If one were to think of design, what kinds of images pop into your mind? For me, I think of electronic devices. Every single one has to have been designed by someone for a specific purpose, such as switches, buttons, televisions and remotes, and more. In this post however, I will be talking more about graphic design and one of the most influential people in recent memory who impacted the direction of graphic design even today. His name was Massimo Vignelli.
Massimo Vignelli was a successful Italian graphic designer in the 1900’s. He was born on January 10, 1931, and he died on May 27, 2014 as was stated on this site: Vignelli – All about Massimo Vignelli. Also on that site is a brief collection of things he worked on, such as the New York Subway Map, and the Helvetica font. You might also want to be aware that it is written all in Spanish, so it will be a lot easier to understand if you have Google translate the page for you. Being a graphic designer means he made things which were able to be seen and read by others in a meaningful way. Web page designing is a sub category of that, as well as written text and how it is formatted in how it is seen. Graphic design is everywhere, which is why Vignelli has had such a wide impact on the world even before the internet existed. He also made an eBook which contains his design philosophies.
When I read the Vignelli Canon eBook, I was surprised by how many of the Massimo Vignelli design guidelines are applicable and useful to the design of today’s web pages. Vignelli was a graphic designer mostly pre-internet. While he discusses the importance of paper size and texture which may not translate well to browsers, I found the key concepts of information organization, layout, use of color, and typography very applicable.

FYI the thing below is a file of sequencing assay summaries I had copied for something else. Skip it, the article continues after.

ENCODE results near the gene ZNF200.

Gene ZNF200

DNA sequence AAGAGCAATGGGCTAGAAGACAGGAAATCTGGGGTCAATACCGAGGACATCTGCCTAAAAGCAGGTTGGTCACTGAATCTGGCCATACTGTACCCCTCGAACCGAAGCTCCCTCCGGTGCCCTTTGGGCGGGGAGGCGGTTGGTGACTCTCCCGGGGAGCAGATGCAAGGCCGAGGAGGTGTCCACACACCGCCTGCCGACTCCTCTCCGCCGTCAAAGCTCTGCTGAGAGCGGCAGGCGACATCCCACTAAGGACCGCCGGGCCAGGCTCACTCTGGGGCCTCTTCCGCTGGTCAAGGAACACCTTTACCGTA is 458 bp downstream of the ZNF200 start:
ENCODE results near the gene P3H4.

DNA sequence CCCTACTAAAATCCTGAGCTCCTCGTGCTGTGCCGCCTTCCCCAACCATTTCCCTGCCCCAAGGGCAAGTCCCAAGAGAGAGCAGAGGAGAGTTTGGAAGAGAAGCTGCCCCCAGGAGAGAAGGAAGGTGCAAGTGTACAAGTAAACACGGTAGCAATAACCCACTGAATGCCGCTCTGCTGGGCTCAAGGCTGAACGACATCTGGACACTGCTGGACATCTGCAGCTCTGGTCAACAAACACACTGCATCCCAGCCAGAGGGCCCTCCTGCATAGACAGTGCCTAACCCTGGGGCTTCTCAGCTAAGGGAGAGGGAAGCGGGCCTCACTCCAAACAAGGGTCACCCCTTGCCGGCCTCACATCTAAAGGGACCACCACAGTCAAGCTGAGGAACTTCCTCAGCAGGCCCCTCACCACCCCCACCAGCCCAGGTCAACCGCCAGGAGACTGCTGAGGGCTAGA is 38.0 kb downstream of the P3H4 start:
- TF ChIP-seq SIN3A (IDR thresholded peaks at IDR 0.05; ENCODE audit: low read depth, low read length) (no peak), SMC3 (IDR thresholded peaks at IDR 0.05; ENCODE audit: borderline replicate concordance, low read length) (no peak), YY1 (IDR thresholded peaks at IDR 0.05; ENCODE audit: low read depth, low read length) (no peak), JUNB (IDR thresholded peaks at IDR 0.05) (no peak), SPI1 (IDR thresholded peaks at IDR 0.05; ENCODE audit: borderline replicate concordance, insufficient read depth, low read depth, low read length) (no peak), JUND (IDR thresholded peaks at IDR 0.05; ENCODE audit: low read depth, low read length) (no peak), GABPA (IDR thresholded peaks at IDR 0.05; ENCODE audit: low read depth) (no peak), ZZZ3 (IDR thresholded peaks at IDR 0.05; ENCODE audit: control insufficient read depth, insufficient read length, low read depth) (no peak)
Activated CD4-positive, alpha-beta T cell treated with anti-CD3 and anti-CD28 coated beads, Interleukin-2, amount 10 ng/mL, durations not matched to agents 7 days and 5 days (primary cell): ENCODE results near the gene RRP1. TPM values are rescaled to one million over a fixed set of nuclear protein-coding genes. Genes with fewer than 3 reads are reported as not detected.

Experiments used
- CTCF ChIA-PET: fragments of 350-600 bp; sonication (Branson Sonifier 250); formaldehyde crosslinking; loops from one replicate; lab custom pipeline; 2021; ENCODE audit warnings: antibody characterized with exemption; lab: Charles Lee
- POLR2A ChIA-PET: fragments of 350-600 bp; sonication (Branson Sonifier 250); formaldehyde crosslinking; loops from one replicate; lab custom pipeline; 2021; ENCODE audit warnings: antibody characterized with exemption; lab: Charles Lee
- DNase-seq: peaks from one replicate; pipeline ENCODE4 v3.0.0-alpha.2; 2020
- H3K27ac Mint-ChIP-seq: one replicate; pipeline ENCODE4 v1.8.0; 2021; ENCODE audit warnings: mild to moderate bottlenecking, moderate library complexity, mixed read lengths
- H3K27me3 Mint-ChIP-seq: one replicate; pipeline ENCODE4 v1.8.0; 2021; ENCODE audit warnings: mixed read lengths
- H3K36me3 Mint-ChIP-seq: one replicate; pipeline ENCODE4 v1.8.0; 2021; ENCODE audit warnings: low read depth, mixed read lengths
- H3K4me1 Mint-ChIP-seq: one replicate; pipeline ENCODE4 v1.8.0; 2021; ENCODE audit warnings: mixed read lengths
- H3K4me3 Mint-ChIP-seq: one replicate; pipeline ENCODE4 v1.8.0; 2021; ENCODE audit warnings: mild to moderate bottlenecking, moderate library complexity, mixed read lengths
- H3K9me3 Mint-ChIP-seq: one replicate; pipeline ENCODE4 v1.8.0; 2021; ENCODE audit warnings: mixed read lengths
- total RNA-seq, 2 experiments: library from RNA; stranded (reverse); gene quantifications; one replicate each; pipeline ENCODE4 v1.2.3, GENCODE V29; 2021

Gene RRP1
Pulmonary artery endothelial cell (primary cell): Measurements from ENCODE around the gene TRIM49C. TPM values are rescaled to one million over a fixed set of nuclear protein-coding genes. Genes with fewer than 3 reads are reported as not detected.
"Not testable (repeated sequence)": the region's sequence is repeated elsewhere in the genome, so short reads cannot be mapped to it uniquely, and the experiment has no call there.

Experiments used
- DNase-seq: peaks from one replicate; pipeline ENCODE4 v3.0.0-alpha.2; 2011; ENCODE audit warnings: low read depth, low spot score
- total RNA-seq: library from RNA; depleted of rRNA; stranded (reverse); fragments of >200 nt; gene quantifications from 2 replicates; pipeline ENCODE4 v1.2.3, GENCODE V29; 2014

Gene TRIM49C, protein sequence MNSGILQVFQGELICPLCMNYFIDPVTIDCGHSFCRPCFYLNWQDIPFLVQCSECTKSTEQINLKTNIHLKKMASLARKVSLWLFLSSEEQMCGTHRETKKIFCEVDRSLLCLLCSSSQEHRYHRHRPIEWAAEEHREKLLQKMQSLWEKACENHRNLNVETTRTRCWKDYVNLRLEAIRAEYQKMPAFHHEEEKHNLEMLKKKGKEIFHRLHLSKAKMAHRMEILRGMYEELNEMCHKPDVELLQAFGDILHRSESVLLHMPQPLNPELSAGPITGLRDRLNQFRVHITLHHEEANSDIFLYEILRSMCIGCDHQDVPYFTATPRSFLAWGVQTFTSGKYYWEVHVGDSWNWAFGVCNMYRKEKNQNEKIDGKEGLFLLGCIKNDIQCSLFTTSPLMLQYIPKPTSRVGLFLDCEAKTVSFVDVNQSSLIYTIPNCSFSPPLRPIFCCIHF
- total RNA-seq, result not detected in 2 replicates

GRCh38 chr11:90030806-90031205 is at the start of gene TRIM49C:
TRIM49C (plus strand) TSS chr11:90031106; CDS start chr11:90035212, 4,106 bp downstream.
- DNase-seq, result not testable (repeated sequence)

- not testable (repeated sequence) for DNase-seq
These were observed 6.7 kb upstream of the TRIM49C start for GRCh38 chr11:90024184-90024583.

Vignelli stated that good design expresses concepts clearly, beautifully, and forcefully. He indicates this is “visually powerful” design. I think this applies to web pages as well. When you first browse to a site, I think you should be able to quickly assess the intent of the site and how to get the information you want. It is easy to give up on a site that is cluttered, disorganized, and boring. The message should be instantly recognizable to attract viewers to linger.
It is interesting that Vignelli stated that he restricted his use of color in is designs to “convey a specific message” and often more as an identifier. He primarily used red, blue, and yellow. Good web site design should use color for intent as well – and while color can be used to set mood, I believe it is not a bad idea to limit colors used so that they do not overwhelm the user.
Grid layouts are also a key design tool for publications that also apply to website and software user interfaces. The grid layout allows both graphic and web designers to organize information. Vignelli goes on to say however that “… that if you see the layout, it is probably a bad layout!” With software web tools, it may be more challenging to hide some of the layout features, but I do think that a well-designed site should not look like a set of disjointed boxes.
Amusingly, Vignelli felt that the computer aided capability to design new typefaces caused, “one of the biggest visual pollution of all times.” He made an entire design exhibition where he used only four fonts to show that you can have impactful design with an “economy of type.” I agree that using many different or crazy fonts is distracting at best and can be very off-putting.
Overall, I liked the Vignelli viewpoint that design could be simple and still powerful. There is an abundance of additional design guidance in the eBook, for example: use of contrast, scale, texture, and whitespace. Vignelli had a phrase to live by: “if you can design one thing, you can design everything. You can design everything.” This quote is very motivational and shows how important design was in Vignelli’s life. Personally, I agree with his sentiment, and I hope to apply myself to follow the guidelines Vignelli and others have set to create good designs.